Ms Laffan notes in her article that the organisation of the Presidency would not have been so well implemented had the decentralisation programme proposed by the Government been in place. According to her:

The model of decentralisation that is being pursued at present will exacerbate co-operation problems and would have made the management of the Presidency very difficult. No modern State attempting to govern a complex society would embark on this model of decentralisation.

That is an argument for a different day. Considering the Presidency was such a major success, one must examine why it worked.

  Mr. Dardis: Is the Senator in favour of federalism?

  Ms O’Meara: When something is working, it should not be wrecked.

I welcome the inclusion of the new social article in the constitution, which requires the Union “to take into account requirements linked to a high level of employment, the guarantee of adequate social protection, the fight against social exclusion and a high level of education, training and protection of human health”. The Minister of State said Ireland was a strong supporter of the inclusion of this article. I am also a supporter and [1029]I hope such guarantees will be played out on the national stage as well as the international stage.

  Dr. Mansergh: I warmly congratulate the Minister of State, the Minister for Foreign Affairs, the Taoiseach, the other Ministers and the teams of civil servants in different Departments who made the Presidency such a success. It is a source of tremendous pride in the country and within the Oireachtas. Ireland has never had a bad Presidency and it has had a number of important Presidencies, particularly our first one in 1975 when we showed we could it do it well and in 1990 when immensely important events were taking place in central and eastern Europe, South Africa and economic and monetary union commenced.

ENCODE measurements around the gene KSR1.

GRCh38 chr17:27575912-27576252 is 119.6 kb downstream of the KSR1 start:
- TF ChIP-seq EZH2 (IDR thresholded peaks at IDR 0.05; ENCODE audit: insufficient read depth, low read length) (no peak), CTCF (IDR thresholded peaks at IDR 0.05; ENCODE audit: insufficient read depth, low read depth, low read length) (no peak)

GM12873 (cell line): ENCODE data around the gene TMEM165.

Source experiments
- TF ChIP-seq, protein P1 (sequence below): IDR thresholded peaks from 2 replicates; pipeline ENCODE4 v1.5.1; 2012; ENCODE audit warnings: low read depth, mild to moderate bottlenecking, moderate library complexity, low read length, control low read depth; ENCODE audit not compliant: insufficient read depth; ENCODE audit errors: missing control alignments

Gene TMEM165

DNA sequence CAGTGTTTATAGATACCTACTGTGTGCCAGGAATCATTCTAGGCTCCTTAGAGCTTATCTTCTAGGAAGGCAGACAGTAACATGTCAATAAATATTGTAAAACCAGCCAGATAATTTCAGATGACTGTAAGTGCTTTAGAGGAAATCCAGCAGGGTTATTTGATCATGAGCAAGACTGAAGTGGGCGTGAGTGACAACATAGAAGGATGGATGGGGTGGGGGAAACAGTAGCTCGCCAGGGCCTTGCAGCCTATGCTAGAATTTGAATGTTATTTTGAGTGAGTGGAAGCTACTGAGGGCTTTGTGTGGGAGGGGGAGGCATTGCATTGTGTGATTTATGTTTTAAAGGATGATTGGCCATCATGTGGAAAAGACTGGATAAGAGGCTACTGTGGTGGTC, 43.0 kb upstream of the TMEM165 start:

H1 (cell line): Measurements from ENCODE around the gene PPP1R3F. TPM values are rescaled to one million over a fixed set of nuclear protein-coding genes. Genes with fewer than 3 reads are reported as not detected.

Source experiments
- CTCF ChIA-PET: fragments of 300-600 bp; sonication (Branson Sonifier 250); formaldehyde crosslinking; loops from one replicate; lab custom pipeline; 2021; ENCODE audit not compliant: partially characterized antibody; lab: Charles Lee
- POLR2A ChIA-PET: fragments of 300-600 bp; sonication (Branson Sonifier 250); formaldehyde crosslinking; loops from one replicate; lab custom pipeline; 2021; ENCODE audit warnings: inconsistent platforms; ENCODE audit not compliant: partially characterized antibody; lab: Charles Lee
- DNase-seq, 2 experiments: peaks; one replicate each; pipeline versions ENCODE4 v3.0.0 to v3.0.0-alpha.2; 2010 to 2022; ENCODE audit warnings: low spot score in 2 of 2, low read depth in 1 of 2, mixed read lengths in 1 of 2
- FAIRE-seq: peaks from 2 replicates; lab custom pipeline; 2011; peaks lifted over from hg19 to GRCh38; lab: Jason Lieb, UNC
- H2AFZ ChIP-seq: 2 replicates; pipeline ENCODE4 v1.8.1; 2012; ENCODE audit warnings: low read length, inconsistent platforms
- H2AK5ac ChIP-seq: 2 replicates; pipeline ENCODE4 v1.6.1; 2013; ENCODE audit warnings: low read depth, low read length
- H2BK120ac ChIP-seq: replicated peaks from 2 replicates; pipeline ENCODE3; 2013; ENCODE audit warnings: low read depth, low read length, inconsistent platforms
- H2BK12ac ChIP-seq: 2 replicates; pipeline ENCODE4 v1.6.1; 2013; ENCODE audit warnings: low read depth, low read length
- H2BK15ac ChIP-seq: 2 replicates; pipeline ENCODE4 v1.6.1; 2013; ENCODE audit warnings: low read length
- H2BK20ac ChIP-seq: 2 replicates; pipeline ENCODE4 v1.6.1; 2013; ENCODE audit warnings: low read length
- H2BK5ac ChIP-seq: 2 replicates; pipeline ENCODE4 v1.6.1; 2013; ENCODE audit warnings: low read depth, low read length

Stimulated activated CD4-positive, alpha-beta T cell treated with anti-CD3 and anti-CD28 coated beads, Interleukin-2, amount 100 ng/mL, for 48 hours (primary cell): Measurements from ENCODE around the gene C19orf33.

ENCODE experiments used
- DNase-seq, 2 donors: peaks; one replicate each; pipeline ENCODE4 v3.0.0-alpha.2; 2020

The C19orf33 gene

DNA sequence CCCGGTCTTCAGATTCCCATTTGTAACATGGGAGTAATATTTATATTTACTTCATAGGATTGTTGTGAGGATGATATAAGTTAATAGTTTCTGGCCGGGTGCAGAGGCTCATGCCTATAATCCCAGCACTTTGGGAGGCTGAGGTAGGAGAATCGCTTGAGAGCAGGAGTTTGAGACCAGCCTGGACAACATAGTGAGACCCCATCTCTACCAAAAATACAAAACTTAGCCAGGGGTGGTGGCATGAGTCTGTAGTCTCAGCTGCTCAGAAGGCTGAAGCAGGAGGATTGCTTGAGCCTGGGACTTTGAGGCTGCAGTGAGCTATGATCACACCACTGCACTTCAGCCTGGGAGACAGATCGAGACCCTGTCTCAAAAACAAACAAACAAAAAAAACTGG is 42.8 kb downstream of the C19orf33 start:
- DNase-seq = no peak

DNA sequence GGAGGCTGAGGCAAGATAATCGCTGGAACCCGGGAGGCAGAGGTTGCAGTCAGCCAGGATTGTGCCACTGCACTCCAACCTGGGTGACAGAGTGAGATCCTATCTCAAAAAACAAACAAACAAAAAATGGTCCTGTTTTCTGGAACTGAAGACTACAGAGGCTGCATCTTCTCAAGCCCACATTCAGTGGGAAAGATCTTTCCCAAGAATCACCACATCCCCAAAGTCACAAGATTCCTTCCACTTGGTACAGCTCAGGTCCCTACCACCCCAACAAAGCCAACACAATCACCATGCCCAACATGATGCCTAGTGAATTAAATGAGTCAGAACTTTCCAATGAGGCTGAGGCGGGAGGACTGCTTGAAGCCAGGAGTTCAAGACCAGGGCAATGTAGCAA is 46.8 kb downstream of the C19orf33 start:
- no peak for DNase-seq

However, there has not been an occasion when so much pressure has been put on Ireland to pull the coals out of the fire for the entire Union. No more important task has fallen to a member state holding the Presidency and this Presidency was not simply a matter of co-ordinating everything that was going on. It is an exceptional tribute to the diplomatic skills of the Taoiseach and everyone else concerned that this difficult and important task was brought to a successful conclusion.

Other highlights of the Presidency were the successful enlargement of the Union and a number of summits with different countries such as Russia, Japan and, especially, the US. Given the deep rift between European countries and the US, I am glad that, following UN Resolution 1546 and the common US-EU position adopted at Dromoland Castle, the international community is coming together again because divisions serve no one’s purpose in the long term.